But that was filed under "yesterday" as the Angels took the series, two games to one, and continued their quest for an American League Wild Card playoff spot.
Hanging close for the two losses with a contending team brought little solace to Royals manager Ned Yost.
"We're kind of, as a group, past the comfort stage of hanging with teams. We want to win games," Yost said.
That was the idea when, after Mike Moustakas blooped a one-out single to left field in the ninth, Dyson was sent to pinch-run. Every person in the crowd of 24,979 plus the truck drivers passing by on I-70 and, of course, the Angels knew that Dyson was going to commit a larcenous act.
Sure enough, on reliever Kevin Jepsen's first pitch to Jeff Francoeur, Dyson was off and running.
"I got a good jump on it and I don't like to peek in at the catcher when I'm running, so I kind of listen for the mitt to pop," Dyson said. "And I heard a mitt pop like way too early."
That was because catcher Bobby Wilson had jumped out from behind the plate to grab a pitch-out from Jepsen.
"And I'm like, I gotta get it in gear, so I pushed too hard, slid a little late and just kept slidin'," Dyson said.
Dyson beat Wilson's throw, so umpire D.J. Reyburn spread his arms in a safe motion. Trouble was, Dyson's headfirst slide carried him past the bag and his trailing foot strayed just inches off. Second baseman Howie Kendrick kept his tag on Dyson and, quickly, Reyburn changed his call to "out."
"I didn't think I came off too far but, obviously, he saw it. I've got to clean that up a little bit. I've got to be safe right there," Dyson said.
That was just the fifth time in 31 attempts this season that Dyson had been caught stealing.
"You put Dyson in those situations, he can steal a base if you pitch out or don't pitch out," Yost said. "The problem is, it takes him 20 feet to stop sliding, he's so fast."
That made the second out and Francoeur flied to right, ending the game and giving Jepsen his second save. Closer Ernesto Frieri, who gave up the dramatic homers the night before, was held out because he'd pitched two games in succession.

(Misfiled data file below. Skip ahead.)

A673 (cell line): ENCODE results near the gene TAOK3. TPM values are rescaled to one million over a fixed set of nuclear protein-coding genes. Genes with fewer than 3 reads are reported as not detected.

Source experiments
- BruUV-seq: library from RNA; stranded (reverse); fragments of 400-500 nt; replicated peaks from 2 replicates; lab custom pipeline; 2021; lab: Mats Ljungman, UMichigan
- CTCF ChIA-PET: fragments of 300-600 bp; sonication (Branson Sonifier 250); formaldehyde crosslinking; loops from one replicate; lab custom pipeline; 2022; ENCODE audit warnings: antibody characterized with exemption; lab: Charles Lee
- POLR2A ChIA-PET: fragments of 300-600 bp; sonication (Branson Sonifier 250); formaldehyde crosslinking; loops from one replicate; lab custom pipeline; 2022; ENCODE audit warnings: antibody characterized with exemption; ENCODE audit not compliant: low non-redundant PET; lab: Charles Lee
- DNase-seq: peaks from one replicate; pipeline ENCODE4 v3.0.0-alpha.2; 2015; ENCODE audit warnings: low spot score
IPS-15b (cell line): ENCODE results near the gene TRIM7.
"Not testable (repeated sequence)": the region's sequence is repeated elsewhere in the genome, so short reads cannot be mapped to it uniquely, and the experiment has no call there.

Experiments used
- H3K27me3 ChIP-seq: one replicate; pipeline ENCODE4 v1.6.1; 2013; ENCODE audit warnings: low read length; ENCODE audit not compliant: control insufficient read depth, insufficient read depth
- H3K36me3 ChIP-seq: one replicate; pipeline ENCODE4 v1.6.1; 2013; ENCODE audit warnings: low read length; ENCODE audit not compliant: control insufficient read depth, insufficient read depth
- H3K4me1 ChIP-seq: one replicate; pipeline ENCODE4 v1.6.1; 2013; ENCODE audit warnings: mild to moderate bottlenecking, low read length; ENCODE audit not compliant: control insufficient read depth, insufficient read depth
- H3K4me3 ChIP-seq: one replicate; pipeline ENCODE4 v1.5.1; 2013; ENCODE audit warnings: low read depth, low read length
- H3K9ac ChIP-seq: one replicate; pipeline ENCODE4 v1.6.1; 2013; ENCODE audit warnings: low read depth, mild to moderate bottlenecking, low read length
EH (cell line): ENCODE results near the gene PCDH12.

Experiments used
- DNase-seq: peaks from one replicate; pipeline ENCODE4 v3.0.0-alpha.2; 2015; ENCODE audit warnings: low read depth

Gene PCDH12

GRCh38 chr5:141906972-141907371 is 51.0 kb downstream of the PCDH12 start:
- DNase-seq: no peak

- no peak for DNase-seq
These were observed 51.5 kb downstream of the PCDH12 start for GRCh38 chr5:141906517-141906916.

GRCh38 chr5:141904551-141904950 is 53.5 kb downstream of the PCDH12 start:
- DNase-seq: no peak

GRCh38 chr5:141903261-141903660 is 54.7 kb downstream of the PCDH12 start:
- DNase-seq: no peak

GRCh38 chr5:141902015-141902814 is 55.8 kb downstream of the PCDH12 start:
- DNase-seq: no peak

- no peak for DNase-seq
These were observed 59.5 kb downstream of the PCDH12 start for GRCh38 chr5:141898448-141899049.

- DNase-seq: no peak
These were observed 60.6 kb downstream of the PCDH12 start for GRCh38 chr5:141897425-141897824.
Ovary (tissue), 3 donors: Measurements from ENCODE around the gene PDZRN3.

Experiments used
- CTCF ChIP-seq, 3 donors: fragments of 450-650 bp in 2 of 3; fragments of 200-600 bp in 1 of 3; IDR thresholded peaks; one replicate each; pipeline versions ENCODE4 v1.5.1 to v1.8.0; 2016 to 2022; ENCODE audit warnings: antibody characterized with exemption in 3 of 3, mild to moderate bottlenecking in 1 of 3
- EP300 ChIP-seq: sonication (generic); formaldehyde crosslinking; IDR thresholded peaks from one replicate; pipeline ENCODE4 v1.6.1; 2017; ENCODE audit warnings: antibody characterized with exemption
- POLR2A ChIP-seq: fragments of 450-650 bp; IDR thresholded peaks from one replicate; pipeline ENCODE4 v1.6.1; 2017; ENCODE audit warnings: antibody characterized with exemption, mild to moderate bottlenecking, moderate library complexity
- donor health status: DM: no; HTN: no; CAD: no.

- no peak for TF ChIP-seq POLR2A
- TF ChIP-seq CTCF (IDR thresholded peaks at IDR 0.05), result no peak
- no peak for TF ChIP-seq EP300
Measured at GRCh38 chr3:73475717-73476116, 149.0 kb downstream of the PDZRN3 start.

Stopping Dyson certainly was crucial.
"I guess that happens, when you're so fast that it's hard to actually stop," Jepsen said. "I made a good throw home, Bobby came up quick, made a good throw. I turned around and he's already at second base. It surprised me how quick he actually was. He's out. It helps. Got out of here with a win."
Mark Trumbo's three-run homer off Royals starter Will Smith made the difference.
In the first inning, Erick Aybar looped a double down the left-field line, just out of the diving Alex Gordon's reach, and scored on Torii Hunter's single that glanced off Smith's foot and past second baseman Tony Abreu, who was breaking toward the middle.
In the second, Vernon Wells and Alberto Callaspo each singled and Trumbo walloped his 31st homer to center field, 414 feet away. Smith recovered to pitch three scoreless innings.
"After the home run, I finally started to get it dialed up, but I need to be able to do that in the first inning -- not the third after four runs have been given up," Smith said.
Abreu, leading off the Royals' third inning, got his first home run in a KC uniform, a drive to right field. In the second, Perez's double and two groundouts accounted for their first run.
An outfield collision between Angels center fielder Mike Trout and right fielder Hunter in the fourth resulted in a double for Billy Butler, the ball dropping off Hunter's glove. Both outfielders, very valuable parts of the Angels' lineup, were assessed for damage and stayed in the game.
Angels starter Dan Haren followed with two strikeouts, but Francoeur was safe on an infield single and when shortstop Aybar threw the ball past first, Butler scored on the error to make it 4-3. That's where it stayed.
There would be no ninth-inning magic for the Royals this time.